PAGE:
Romney's aides concede that the storm stalled his momentum to the finish line but insist that internal polling shows they have leads in battleground states like Virginia, Florida, Colorado and North Carolina. But their specific path to 270 electoral votes is still unclear without Ohio or Wisconsin, where aides did not offer the same measure of confidence on Thursday. Romney is set to campaign in both states in the coming days.
Romney's criticism of Obama's secretary of business idea, raised during an interview this week on MSNBC, was echoed by Ryan, who said the post is already filled. "It's actually called secretary of commerce," Ryan said in Greeley, Colo. "That's what this agency does. Let me ask you a question: Can anybody name our current secretary of commerce? You know why? We don't have one. It's been vacant for over four months and the president hasn't even proposed to put somebody in the job. "
John Bryson resigned as Commerce secretary in June after he said a seizure caused him to get into a car accident.
The Romney-Ryan campaign also launched a new ad on the issue. "His solution to everything is to add another bureaucrat," the ad says, then touts Romney's business experience as evidence that he would do a better job improving the economy.
The ad doesn't mention that Obama floated the idea as a way to consolidate nine agencies dealing with business concerns and eliminate bureaucracy. It also ignored a growing body of positive economic indicators that continued to emerge Thursday — unemployment benefit claims down, worker productivity up, auto sales rising, home builders increasing construction, manufacturing expansion, gains in retail sales and consumer confidence at the highest level since a year before Obama took office.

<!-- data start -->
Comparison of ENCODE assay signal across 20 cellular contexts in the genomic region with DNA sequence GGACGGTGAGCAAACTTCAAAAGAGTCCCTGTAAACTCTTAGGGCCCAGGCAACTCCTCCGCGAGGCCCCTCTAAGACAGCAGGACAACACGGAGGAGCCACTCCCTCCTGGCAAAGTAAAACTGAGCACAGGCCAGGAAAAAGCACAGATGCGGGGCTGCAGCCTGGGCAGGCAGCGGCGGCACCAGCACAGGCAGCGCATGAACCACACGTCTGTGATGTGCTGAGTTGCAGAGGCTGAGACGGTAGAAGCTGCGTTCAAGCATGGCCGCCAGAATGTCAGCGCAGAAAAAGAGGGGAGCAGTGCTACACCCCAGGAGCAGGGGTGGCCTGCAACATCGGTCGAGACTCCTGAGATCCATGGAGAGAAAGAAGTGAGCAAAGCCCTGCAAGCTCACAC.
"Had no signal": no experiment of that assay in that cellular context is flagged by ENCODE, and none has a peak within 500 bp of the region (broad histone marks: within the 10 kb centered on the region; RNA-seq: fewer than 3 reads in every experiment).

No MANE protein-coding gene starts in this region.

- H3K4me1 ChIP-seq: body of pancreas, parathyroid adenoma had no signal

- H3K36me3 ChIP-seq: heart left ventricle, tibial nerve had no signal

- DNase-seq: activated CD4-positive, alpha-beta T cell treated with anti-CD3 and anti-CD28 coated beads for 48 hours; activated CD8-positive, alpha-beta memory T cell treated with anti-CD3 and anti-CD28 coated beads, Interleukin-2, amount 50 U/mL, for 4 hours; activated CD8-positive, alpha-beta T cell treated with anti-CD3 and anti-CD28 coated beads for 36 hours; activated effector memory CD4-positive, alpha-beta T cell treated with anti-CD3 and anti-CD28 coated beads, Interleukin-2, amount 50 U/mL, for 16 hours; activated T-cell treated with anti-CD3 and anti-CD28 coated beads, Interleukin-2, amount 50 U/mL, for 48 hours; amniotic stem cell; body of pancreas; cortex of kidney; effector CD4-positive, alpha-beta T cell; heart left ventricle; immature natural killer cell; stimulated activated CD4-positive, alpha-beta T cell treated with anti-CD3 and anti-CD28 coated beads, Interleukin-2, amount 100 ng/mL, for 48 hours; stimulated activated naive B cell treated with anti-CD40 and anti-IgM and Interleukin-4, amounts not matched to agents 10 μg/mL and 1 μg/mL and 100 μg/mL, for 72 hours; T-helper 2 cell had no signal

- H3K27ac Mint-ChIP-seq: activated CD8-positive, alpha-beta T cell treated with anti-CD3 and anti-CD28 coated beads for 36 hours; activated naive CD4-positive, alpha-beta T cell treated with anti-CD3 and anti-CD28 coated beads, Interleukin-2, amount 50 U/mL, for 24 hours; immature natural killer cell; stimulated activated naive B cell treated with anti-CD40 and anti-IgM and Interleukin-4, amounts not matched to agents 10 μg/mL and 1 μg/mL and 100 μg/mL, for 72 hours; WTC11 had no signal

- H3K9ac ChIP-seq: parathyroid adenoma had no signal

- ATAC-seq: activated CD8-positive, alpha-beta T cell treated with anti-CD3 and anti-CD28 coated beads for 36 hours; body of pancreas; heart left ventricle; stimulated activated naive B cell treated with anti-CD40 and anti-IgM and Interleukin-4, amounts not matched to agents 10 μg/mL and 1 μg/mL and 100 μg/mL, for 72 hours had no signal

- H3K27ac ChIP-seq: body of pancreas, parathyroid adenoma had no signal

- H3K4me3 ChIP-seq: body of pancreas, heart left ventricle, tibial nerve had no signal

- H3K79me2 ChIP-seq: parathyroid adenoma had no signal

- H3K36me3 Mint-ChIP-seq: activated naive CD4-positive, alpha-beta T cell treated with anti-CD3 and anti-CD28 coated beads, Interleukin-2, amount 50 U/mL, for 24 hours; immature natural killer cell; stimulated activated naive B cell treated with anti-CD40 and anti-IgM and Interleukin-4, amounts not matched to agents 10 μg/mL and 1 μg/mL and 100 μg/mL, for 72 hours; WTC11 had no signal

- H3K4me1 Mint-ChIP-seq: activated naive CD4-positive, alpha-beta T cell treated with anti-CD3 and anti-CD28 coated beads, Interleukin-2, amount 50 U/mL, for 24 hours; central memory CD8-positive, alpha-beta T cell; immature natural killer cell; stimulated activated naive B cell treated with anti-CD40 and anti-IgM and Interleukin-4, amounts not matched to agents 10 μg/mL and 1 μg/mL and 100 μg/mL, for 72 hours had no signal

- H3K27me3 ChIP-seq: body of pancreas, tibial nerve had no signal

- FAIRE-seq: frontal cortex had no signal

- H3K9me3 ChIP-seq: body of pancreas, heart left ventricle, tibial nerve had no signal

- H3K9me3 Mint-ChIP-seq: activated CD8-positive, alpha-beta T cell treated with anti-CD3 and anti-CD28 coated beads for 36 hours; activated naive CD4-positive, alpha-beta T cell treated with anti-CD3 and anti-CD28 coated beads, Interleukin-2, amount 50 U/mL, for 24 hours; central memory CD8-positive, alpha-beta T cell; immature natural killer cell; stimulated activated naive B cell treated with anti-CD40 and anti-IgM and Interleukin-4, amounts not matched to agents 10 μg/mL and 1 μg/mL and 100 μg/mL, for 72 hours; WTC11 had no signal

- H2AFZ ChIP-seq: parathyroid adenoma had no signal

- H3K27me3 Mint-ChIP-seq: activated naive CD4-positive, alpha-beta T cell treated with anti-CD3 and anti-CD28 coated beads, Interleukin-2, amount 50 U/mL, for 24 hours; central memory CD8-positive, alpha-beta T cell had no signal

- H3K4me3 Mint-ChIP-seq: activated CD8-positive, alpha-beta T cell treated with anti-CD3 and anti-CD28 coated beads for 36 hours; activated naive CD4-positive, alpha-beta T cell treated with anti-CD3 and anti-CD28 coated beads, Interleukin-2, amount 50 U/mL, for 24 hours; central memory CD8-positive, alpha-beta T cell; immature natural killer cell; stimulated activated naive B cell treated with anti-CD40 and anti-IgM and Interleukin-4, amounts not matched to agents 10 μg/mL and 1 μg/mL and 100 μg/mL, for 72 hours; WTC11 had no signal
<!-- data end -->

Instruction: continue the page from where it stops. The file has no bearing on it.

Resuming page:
October's jobs figures, the last broad snapshot of the economy before the election, were to be released Friday.
The Obama campaign released a new TV ad touting former Secretary of State Colin Powell's recent endorsement, and another blasting Romney's claim that auto companies are shipping jobs to China. "GM calls Romney's ads 'politics at its cynical worst,' and Chrysler's CEO said it's simply not true," says a narrator. The ad will air in Michigan and Ohio — two competitive states where auto politics have been front and center.
Mitt Romney's campaign also began quietly running a Spanish-language ad in Florida that tries to tie Obama to notorious Latin American leaders. The ad, first reported by The Miami Herald, is airing at least in the Miami area.
It shows a clip of Venezuelan President Hugo Chavez saying that if he were American, "I'd vote for Obama." Chavez did say that in September, when he also called Obama "a good guy." There's a similar clip featuring Cuban leader Fidel Castro's niece Mariela, who has no official link to the Cuban government. She's a noted advocate of gay rights and has praised Obama's stand in support of same sex marriage.
Pickler contributed to this report from Washington. Associated Press writers Julie Pace in Green Bay, Wis.; Josh Lederman and Jim Kuhnhenn in Washington; Philip Elliott in Greeley, Colo., Matthew Daly in Davenport, Iowa; Beth Fouhy in New York; and Kasie Hunt in Roanoke, Va., contributed to this report.